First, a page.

Wednesday, September 14, 2011


Some letters start with a negative space (a piece of background; think of the A, C, D, O, P...), some letters start with a center piece (like the H, M, N, T...), and some start with a strip of the letter fabric sewn to a strip of the background fabric (B, E, F, R, S..).

The V is in the third group, but not the way you think.

You'll have to cut and sew your strips like I've shown below (remember the squares on the cutting board are 1".
You DO need all this extra length in your selected letter fabric, and yes, you need all that background too.

How these two join is only slightly tricky. After making several V's and joining them by eye, I noticed something interesting. The V's I liked best were those with an interior angle of 45 degrees. Since most quiltmakers have a 45-45-90 triangle, this is easily accomplished. 

Trim the wide piece to a 45 degree angle, as shown here.  Sew the narrow strip to it. 

ONE NOTE: If you want the bottom of your V to end in a sharp point, make sure you position the thin strip correctly. (Then again, if you sew it wrong, as soon as you open it up, you'll see what I mean.)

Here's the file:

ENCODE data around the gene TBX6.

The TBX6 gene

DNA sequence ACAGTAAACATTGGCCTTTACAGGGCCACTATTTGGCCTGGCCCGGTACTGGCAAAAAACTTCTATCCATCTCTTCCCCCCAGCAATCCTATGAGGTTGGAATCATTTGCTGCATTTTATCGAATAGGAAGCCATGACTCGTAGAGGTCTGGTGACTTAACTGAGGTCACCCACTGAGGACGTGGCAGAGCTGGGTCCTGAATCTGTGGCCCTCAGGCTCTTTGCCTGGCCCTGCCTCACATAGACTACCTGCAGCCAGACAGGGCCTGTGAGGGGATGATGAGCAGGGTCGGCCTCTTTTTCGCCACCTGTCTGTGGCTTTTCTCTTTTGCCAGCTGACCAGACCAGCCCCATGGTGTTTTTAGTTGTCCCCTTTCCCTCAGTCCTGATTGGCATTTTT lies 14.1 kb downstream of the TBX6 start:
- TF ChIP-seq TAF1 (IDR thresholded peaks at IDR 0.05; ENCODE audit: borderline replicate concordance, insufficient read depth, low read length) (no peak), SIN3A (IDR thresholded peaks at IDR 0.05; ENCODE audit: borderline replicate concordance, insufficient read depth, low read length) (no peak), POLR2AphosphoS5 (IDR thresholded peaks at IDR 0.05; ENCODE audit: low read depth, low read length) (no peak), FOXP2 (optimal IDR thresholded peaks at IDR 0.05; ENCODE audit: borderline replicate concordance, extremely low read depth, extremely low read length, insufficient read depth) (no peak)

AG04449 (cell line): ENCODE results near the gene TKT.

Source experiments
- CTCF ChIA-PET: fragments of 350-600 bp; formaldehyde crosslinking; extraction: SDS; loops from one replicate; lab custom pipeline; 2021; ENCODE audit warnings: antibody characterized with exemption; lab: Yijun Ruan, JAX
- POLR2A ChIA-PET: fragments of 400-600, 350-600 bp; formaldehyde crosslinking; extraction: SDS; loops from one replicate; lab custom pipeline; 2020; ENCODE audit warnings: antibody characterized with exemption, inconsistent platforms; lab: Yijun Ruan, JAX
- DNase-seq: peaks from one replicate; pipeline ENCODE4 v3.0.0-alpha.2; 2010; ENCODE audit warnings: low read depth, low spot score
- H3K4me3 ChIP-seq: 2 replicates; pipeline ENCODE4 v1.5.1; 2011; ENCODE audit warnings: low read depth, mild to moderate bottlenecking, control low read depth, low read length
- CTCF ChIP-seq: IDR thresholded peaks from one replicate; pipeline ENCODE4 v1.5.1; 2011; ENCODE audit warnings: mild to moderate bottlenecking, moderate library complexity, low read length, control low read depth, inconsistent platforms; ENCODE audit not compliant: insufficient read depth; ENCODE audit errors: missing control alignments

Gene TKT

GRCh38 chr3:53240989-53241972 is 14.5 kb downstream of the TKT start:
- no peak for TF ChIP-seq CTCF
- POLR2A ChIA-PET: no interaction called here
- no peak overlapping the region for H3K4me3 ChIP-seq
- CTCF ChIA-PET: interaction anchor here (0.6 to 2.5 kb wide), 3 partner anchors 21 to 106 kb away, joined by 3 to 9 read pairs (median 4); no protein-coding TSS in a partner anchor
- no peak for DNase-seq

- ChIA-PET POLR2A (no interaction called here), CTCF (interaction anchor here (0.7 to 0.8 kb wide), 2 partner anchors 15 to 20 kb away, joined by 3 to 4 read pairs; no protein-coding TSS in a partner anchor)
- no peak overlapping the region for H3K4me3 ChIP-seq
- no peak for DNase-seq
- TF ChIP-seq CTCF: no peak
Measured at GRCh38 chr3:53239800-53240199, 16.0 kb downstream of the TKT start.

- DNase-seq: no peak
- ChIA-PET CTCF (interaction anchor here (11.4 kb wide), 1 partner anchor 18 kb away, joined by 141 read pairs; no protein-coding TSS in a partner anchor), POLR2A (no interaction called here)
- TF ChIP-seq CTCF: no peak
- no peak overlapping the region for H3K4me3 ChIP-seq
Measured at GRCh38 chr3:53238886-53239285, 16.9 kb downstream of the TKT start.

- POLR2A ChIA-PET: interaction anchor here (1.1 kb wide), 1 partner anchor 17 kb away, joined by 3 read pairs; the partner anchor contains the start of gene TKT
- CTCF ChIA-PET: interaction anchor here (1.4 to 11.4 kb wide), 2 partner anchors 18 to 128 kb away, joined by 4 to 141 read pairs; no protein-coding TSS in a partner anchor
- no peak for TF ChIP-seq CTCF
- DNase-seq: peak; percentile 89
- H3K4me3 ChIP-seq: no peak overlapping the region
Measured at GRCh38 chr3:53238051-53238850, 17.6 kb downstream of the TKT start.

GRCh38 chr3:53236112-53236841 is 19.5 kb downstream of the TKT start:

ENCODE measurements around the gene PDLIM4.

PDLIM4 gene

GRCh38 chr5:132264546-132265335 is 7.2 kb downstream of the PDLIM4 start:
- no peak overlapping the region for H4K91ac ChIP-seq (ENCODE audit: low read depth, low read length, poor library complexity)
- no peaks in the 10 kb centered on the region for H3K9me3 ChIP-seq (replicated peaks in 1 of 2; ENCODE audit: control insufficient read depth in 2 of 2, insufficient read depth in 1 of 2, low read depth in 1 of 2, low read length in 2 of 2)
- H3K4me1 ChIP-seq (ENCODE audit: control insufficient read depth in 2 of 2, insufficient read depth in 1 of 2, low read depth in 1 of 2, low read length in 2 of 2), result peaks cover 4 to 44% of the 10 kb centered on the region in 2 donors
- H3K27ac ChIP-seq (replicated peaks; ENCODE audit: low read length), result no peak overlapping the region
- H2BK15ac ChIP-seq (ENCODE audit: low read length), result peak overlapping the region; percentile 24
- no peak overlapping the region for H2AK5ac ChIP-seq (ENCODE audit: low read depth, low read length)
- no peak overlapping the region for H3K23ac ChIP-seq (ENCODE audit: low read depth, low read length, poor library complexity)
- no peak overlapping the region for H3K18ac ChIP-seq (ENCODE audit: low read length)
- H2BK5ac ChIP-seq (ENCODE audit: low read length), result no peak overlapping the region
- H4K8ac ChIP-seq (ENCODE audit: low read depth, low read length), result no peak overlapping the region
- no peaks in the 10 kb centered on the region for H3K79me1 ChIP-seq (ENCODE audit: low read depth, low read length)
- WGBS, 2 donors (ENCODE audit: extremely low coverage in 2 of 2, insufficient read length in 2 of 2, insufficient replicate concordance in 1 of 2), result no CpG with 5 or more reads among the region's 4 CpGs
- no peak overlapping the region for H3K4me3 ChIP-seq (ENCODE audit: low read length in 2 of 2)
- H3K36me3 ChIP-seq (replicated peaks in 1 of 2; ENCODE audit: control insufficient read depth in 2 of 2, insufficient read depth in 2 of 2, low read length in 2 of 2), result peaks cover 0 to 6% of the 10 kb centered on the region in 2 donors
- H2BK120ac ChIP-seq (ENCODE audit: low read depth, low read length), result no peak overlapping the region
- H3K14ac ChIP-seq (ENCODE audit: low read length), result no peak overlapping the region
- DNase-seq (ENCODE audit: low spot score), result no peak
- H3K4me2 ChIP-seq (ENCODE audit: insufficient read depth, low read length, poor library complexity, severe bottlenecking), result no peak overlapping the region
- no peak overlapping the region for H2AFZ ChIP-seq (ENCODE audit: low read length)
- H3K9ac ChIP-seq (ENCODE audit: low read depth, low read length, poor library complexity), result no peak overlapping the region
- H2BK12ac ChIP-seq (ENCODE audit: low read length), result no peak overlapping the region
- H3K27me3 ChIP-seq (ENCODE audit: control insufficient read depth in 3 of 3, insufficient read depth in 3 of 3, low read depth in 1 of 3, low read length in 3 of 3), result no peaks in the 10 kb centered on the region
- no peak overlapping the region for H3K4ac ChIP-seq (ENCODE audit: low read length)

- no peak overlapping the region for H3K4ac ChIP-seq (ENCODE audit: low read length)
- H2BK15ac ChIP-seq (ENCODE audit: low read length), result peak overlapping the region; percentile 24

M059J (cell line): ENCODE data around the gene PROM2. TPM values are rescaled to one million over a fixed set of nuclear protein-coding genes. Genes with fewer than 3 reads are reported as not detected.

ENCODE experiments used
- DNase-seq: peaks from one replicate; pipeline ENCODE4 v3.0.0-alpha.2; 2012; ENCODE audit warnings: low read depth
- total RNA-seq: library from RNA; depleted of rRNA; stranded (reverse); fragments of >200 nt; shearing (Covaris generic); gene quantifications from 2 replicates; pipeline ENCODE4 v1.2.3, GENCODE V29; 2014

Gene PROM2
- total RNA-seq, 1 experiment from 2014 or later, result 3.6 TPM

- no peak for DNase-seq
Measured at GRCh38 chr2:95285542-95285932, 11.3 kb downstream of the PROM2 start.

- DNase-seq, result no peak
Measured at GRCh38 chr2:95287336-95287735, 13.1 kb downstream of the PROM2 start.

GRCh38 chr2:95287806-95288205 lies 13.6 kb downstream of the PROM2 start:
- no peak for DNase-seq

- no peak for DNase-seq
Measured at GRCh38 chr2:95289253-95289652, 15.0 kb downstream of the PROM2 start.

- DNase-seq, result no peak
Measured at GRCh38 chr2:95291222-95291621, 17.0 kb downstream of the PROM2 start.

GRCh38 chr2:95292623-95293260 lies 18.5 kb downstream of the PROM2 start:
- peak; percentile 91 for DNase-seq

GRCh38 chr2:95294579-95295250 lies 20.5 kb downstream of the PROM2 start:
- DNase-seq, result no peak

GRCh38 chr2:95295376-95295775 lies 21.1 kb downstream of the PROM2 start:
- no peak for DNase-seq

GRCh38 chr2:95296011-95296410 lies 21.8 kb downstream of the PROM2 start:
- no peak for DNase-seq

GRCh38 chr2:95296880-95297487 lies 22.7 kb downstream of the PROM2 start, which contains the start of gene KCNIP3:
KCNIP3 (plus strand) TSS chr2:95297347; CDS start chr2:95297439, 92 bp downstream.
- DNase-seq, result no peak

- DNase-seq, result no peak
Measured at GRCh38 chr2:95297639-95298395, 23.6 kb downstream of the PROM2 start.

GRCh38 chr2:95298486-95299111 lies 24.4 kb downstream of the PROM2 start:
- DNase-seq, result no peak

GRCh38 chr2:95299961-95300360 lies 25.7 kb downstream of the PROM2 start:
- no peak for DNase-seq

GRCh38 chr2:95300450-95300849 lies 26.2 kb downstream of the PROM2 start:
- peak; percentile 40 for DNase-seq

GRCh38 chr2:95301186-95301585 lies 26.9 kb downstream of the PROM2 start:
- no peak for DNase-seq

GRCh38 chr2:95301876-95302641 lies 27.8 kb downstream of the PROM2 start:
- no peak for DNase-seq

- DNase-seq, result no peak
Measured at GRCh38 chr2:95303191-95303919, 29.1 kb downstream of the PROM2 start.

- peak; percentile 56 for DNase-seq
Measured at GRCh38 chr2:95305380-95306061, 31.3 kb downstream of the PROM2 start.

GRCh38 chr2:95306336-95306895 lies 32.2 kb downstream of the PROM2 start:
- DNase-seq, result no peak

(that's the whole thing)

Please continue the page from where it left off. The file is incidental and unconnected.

Add a wide piece of your background fabric to the other side, press gently. Do NOT be stingy on this background fabric.  The background of the "V" takes up a lot of space.

this is the finished V.

Did you notice the wide strip is on the left? That's because it's the way we are used to seeing it, so it's the way most V's are designed.  Our modern typefaces are based on Chancery Cursive (think calligraphy)  This was done by a right handed person holding a broad-nibbed pen at a 45 degree angle.  Moving from the upper left to the lower right gave a wide line.  Moving from the upper right to the lower left gave a very thin line.  If you've ever worked with this type of pen, you know it won't work "the other way around." 

You can make your V's any way you want (like with the wide strip on the right) but don't be surprised if it looks funny. Letter shapes are very interesting, and our eye tolerates a wide variation about what "reads" as a letter.  Sometimes a tiny variation can suddenly make a letter "look funny" and diminish the letter's "readability."

How a free-pieced letter "looks" is entirely up to you. It can be a totally graphic element, in which case its "readability" isn't important.  However, if you want your letters to form words and be "readable" by your audience, you may have to sacrifice "artistic license" for readability.  If you make the letters "correctly", but you think they look a bit weird and can't figure out why, it could be because you "pushed the envelope" a bit too much.

you can click the photos to enlarge


Lynda said...

This tutorial explains where I've been going wrong all this time! Thanks for that!

Quilter Kathy said...

This is sooo interesting to me...that our eyes are used to seeing letters written in a certain way. Must get back to my letters!